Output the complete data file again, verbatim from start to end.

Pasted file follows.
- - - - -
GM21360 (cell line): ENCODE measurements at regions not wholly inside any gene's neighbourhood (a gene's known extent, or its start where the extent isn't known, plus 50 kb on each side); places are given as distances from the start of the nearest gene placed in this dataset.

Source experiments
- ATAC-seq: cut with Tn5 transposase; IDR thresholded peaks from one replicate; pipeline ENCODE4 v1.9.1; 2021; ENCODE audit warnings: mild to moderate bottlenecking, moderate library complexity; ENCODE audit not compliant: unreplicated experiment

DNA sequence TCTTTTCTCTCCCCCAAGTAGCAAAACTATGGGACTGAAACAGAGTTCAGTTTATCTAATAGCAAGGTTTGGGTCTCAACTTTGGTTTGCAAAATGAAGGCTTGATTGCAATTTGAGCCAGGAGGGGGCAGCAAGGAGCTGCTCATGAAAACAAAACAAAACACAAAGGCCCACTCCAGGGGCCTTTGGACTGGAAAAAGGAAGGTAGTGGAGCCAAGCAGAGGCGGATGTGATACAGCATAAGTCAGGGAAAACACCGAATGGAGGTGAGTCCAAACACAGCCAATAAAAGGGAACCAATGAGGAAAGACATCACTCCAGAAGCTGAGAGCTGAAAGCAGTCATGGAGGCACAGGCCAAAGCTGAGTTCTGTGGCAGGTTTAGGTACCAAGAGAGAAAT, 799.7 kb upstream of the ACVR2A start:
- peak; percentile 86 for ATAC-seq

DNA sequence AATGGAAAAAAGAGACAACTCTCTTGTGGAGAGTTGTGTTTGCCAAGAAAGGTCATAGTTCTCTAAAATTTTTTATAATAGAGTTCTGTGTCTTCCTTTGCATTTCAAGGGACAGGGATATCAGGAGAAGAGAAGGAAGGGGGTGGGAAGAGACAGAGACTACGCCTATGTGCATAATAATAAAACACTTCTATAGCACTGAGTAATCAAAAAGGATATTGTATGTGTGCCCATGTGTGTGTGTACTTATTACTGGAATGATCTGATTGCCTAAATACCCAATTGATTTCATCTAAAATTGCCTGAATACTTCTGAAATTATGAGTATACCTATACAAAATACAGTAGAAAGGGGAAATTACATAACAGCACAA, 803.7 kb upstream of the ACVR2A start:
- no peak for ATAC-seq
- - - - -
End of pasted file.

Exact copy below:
GM21360 (cell line): ENCODE measurements at regions not wholly inside any gene's neighbourhood (a gene's known extent, or its start where the extent isn't known, plus 50 kb on each side); places are given as distances from the start of the nearest gene placed in this dataset.

Source experiments
- ATAC-seq: cut with Tn5 transposase; IDR thresholded peaks from one replicate; pipeline ENCODE4 v1.9.1; 2021; ENCODE audit warnings: mild to moderate bottlenecking, moderate library complexity; ENCODE audit not compliant: unreplicated experiment

DNA sequence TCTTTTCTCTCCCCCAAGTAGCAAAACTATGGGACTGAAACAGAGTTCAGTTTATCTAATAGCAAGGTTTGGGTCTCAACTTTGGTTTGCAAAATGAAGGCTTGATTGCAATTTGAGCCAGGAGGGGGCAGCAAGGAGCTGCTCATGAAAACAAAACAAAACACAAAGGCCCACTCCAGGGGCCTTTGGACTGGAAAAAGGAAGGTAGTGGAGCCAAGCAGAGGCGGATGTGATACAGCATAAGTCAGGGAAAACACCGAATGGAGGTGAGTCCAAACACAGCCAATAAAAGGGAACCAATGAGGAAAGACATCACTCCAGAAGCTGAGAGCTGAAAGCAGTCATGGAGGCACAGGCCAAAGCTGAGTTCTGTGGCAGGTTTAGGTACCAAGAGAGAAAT, 799.7 kb upstream of the ACVR2A start:
- peak; percentile 86 for ATAC-seq

DNA sequence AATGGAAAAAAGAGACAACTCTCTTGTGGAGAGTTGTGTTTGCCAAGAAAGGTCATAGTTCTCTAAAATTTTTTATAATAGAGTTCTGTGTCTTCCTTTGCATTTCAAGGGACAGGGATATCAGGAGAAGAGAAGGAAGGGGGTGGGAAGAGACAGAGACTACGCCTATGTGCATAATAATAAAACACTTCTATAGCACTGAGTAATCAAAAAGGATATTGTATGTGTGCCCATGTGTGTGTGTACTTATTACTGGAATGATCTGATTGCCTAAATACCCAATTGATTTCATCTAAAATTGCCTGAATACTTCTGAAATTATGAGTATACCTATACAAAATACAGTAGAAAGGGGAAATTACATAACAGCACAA, 803.7 kb upstream of the ACVR2A start:
- no peak for ATAC-seq